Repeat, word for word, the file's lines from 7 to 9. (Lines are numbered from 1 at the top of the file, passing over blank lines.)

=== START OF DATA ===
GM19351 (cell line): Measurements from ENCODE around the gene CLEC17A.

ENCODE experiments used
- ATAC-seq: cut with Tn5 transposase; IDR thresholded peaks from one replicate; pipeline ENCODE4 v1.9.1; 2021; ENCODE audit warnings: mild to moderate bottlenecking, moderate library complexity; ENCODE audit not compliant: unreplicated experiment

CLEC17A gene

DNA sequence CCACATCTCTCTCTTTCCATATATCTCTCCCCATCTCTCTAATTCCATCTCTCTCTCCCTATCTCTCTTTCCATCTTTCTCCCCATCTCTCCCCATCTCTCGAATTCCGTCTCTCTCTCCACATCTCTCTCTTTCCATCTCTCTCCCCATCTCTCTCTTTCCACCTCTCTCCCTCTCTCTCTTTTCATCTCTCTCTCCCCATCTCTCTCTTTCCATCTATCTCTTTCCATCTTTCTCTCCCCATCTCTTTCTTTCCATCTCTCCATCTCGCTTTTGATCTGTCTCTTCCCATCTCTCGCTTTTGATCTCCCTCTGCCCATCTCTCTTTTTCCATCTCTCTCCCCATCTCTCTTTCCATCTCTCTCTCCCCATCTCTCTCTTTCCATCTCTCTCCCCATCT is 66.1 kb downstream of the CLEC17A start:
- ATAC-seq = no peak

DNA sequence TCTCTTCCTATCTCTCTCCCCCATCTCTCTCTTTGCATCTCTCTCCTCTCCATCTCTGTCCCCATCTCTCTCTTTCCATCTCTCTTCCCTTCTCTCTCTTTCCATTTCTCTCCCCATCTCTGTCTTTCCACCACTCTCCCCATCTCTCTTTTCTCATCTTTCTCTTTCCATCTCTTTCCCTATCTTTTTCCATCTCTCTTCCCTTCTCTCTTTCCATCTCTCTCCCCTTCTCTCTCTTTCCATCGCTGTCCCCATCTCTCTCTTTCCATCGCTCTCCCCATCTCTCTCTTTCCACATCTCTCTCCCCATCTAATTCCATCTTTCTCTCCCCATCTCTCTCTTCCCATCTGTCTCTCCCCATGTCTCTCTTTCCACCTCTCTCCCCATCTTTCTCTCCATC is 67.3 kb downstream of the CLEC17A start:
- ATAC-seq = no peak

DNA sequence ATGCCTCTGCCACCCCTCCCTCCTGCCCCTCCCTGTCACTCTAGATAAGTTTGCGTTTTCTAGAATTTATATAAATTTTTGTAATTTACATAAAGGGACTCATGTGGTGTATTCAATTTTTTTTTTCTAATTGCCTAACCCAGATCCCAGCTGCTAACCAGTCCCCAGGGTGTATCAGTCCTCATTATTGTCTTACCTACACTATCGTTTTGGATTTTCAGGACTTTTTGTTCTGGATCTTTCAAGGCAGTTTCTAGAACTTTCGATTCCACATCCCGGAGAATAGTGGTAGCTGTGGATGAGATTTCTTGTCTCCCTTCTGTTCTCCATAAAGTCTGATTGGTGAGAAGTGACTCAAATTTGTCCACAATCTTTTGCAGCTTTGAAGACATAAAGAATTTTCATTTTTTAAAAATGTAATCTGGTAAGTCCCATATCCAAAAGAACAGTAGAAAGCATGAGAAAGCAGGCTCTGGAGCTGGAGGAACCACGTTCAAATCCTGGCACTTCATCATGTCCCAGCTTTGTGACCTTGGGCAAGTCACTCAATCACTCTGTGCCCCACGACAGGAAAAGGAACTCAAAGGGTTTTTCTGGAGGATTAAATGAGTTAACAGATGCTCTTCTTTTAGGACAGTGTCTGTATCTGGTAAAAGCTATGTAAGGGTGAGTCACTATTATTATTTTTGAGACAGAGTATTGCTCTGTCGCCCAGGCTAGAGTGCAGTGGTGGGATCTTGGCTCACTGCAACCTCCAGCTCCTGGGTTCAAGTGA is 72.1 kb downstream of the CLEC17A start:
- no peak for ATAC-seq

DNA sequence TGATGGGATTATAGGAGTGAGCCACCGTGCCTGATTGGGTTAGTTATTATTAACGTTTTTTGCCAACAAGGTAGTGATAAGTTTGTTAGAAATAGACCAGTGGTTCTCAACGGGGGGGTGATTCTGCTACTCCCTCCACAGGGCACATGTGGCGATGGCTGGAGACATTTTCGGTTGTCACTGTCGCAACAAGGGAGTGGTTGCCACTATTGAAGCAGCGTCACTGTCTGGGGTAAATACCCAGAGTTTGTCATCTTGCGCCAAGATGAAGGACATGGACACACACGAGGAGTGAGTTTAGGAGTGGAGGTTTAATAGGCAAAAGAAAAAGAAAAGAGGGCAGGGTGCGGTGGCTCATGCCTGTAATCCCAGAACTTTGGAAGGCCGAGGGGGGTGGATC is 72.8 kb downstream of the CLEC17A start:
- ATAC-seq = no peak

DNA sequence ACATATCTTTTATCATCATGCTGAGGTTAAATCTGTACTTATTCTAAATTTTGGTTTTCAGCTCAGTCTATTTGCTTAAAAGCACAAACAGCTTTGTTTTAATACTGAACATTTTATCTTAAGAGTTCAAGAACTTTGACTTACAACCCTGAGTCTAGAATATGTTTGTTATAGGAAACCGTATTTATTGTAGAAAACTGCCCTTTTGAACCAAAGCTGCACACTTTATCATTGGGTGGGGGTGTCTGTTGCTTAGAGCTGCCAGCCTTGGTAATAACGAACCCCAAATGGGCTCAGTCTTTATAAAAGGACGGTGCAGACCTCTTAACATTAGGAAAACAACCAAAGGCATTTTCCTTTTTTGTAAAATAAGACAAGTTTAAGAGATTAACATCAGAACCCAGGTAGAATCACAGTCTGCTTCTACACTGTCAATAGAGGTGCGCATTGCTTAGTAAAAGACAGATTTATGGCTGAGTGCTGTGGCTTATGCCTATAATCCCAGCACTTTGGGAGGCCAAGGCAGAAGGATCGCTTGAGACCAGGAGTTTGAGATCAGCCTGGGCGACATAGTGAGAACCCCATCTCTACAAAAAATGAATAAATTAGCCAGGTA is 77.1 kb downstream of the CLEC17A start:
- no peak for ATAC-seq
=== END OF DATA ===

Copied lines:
DNA sequence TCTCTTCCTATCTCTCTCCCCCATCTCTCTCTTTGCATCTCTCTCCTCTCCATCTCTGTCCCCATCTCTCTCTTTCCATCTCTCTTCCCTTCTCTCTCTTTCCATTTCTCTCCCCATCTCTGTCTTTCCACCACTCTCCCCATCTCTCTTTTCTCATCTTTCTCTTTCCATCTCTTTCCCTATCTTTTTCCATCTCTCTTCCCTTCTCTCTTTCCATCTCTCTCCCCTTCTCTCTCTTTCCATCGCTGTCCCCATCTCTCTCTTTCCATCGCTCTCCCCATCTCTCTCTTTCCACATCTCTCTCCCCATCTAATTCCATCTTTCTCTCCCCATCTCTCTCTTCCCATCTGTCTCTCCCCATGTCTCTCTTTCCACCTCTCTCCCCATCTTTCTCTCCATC is 67.3 kb downstream of the CLEC17A start:
- ATAC-seq = no peak

DNA sequence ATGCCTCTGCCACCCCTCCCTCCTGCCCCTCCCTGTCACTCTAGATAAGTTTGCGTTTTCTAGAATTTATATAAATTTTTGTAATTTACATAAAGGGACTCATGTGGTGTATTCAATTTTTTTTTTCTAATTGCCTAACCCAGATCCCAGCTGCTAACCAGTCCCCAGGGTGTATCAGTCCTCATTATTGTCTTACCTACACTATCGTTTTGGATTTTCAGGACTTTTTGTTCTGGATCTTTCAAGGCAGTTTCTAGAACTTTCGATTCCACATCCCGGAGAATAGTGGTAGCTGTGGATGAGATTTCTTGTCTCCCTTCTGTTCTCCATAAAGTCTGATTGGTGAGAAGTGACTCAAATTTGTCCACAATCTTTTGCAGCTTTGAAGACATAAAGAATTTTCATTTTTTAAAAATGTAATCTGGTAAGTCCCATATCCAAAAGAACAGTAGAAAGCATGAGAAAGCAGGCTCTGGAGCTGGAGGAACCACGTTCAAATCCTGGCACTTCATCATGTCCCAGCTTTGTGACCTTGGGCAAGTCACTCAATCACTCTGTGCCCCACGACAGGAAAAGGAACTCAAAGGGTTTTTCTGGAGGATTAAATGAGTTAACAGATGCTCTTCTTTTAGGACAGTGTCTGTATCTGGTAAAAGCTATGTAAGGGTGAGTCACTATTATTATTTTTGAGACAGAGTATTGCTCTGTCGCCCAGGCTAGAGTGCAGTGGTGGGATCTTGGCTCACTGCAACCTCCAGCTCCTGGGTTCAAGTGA is 72.1 kb downstream of the CLEC17A start: